Ireland huff and puff their way to series win in Argentina
The net effect was informative rather than inspiring for head coach Joe Schmidt
Ireland’s Paul O’Connell is made stretch to the limit as he wins this lineout in Saturday’s second Test at the Estadio JosŽ Fierro in Tucumán. Photograph: Dan Sheridan/Inpho
Any season that contains a Six Nations title has to be considered a good one, and the first campaign under Joe Schmidt was duly rounded off with a first series win in Argentina on Saturday. Yet there was the nagging sense that the real action was elsewhere, and not just with regard to events in Brazil but in contrast to concurrent tours as well.
In warm, clammy conditions at the decaying if atmospheric rather than seething Estadio José Fierro in Tucumán, Ireland huffed and puffed but rarely looked like blowing a younger, less experienced Pumas side away with a win which was even more laboured than in the first Test. The net effect was informative rather than inspiring, with 29 players used over the two tests including half a dozen new caps yet no noticeable expansion of the squad’s strength in depth. What positives are to be gleaned will perhaps be more evident in the longer term than the short term.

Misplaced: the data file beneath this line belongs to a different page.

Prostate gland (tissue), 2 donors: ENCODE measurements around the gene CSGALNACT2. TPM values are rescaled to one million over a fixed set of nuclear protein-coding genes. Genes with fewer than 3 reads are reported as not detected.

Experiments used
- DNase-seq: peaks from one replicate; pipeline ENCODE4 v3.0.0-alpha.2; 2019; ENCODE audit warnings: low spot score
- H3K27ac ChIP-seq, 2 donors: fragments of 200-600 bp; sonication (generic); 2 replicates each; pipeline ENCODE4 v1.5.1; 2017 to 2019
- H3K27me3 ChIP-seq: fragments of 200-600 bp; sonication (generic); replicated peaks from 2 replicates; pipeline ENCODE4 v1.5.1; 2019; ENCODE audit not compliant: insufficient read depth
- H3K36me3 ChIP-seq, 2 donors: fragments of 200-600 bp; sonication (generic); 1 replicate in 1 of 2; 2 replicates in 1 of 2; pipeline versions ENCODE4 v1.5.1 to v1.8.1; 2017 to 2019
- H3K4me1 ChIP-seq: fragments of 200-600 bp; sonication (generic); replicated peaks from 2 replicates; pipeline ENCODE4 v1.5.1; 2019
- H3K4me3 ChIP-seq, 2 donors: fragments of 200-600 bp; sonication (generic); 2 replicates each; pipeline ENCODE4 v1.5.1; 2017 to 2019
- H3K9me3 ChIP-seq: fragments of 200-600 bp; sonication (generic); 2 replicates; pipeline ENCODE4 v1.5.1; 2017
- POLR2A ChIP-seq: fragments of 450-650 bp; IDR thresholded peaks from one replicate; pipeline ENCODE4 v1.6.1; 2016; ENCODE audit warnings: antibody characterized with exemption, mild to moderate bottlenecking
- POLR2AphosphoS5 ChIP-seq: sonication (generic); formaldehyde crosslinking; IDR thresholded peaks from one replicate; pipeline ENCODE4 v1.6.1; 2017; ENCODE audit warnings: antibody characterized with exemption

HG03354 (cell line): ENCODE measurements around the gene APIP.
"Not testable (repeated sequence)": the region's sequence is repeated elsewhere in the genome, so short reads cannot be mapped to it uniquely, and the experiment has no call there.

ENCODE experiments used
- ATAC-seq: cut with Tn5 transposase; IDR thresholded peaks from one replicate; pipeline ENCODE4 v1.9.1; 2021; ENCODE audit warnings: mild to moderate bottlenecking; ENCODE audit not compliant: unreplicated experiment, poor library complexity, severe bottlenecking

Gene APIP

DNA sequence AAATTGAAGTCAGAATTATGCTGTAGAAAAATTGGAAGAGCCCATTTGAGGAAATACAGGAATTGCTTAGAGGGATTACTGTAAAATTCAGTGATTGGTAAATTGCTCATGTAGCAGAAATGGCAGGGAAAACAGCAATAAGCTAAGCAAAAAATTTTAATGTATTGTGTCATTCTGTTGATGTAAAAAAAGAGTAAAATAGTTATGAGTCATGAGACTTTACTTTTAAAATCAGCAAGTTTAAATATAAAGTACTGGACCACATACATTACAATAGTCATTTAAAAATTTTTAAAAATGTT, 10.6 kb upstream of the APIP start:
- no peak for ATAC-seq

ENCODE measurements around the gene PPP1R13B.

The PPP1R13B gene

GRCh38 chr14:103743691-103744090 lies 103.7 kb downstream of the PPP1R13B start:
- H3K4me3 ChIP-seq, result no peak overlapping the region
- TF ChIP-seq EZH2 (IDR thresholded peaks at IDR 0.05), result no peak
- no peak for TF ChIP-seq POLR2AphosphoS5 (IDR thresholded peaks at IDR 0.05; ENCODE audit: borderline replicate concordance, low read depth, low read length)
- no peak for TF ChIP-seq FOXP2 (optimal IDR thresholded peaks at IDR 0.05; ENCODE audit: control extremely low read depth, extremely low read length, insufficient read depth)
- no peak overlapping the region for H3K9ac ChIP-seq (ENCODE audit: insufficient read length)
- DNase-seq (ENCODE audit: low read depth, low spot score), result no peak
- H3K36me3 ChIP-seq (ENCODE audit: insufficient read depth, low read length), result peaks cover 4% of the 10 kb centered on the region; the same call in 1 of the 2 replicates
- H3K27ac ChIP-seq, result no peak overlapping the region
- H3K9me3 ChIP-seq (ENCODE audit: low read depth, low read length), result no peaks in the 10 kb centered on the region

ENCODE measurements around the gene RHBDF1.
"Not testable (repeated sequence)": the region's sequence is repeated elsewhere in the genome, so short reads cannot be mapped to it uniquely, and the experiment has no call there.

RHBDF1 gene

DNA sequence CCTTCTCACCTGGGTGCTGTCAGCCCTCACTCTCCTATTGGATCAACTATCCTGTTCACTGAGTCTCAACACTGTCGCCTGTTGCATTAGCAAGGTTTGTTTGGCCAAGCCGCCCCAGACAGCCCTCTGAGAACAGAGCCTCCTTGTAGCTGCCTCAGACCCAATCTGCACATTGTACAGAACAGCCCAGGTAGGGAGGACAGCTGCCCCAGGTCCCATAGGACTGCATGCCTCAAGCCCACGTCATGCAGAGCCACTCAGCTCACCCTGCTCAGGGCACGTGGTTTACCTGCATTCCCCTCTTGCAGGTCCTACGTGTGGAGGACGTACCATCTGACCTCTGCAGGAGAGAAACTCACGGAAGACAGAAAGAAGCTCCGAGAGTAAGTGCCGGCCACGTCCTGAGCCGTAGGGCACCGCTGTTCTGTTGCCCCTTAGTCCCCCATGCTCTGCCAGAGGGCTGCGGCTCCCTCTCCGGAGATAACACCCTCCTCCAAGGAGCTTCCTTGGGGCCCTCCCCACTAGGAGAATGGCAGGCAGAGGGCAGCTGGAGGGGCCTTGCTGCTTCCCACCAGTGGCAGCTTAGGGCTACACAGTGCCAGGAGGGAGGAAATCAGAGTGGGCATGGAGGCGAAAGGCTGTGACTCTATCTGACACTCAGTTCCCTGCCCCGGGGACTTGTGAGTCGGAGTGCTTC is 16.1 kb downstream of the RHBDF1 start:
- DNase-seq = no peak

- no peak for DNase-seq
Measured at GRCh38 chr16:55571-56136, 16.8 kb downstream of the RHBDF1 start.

“I’ve learned a little bit about some players I didn’t know much about,” said Scmidt, who tellingly and pointedly added: “I think a few players are a little bit shell-shocked at what the level is and sometimes when you have had that shock you get the head down and you work a bit harder because you know that you are going to have to be a little bit better prepared next time. If that is the outcome of what was a disappointing performance in patches today then I’d be pretty happy if that can be the outcome.”
Heavy weatherConsidering Ireland had 74 per cent of the possession and 79 per cent of the territory, they made heavy weather of eventually subduing these younger Pumas who looked far more alert to the possibilities off turnovers or when the play became broken. In a remarkably similar pattern to a week earlier, Ireland imposed themselves from the start, were unhinged by the Pumas’ willingness to run unexpectedly from their own line through lively scrumhalf Martín Landajo, before regrouping and pulling clear. Even then, and as was the case a week before Ireland coughed up a late consolation try to their hosts.
Ireland won all 11 of their scrums and all 13 of their lineouts, whereas the Pumas lost four of their 15 throws and two of their five scrums. Coupled with the Pumas’ ill-discipline at the breakdown and flirting with the hindmost foot offside line (something they were rather more successful with) this also ensured a 12-6 penalty count to Ireland.
Even though the Pumas lived off the kind of meagre rations they’d never tolerate in one of their steak houses, and Andrew Trimble managed to keep Manuel Montero in check if illegally on one occasion to spend 10 minutes in the bin, the nimble-footed Joaquín Tuculet and right-winger Lucas González Amorosino were each deservedly rewarded with tries.